When I was a teen, my mother devised this brilliant strategy of keeping track of everything. She put a datebook next to the phone, my work schedule, my social life, and my school events all went on that calendar. Today our family uses Google calendar, and last week I hit the “Share” button so that my husband can see my calendar, too. It’s just part of being a good wife.

But I’m not satisfied with only communicating logistics. About 80% of conversation in a family has to do with just these things: who is going to do what, when they’re going to do it, and who has to clean up the mess afterwards. Most couples, for instance, only spend five minutes of conversation a day about non-logistical things. Even when we do talk, we tend to be sharing information, not hearts.

The busy nature of our lives often conspires to rob us of time just to share what’s on our minds. Expecting all the chaos to stop so we can have a face to face conversation with our kids or significant other can be wishful thinking. Besides, in my experience, men and teens both like to communicate side by side, rather than face to face anyway. Instead of sitting across the table chatting, they’d rather be doing something and chatting.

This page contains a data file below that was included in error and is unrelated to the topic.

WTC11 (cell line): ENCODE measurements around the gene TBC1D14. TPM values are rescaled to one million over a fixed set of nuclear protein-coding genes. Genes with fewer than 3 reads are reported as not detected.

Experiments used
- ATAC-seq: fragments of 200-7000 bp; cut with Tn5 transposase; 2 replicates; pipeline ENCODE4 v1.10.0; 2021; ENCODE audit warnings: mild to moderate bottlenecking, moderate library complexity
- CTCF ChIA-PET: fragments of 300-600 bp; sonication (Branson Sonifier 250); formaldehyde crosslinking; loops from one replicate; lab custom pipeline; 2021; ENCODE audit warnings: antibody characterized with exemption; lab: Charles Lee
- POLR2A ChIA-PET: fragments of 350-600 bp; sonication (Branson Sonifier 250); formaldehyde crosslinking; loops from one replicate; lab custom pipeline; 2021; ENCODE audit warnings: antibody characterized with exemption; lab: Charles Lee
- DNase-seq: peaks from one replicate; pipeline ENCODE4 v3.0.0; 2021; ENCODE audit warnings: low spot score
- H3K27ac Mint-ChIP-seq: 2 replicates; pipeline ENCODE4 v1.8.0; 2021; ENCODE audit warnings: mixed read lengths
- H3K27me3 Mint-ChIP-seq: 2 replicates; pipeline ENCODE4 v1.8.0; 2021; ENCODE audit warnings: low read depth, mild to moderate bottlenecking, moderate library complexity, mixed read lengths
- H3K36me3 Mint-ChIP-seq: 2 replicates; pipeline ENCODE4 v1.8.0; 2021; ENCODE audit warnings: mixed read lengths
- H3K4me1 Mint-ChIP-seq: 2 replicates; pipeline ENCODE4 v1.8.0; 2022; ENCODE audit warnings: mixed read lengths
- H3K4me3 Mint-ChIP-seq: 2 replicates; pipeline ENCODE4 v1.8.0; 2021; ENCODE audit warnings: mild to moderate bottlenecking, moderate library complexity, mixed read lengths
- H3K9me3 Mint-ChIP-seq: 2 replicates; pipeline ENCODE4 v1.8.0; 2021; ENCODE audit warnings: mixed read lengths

So perhaps, in these chaotic days as the year starts up again, I’ll just try to find ways to share my chaos, side by side, so that I let others in to what’s going on. I’ll share more about my schedule, so that Keith figures out what those suitcases are for. But I’ll also spend more time learning to share hearts, too, so that after all the chaos, I’ll always have somewhere to come home to.

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Marriage VLog: Should You Change to Make Your Marriage Better?

I’m trying to record more little video marriage tips, and here’s today’s! See what you think. And ignore the hair. It was a bad hair day.

My question today: if you change to make your marriage better, are you still being true to yourself?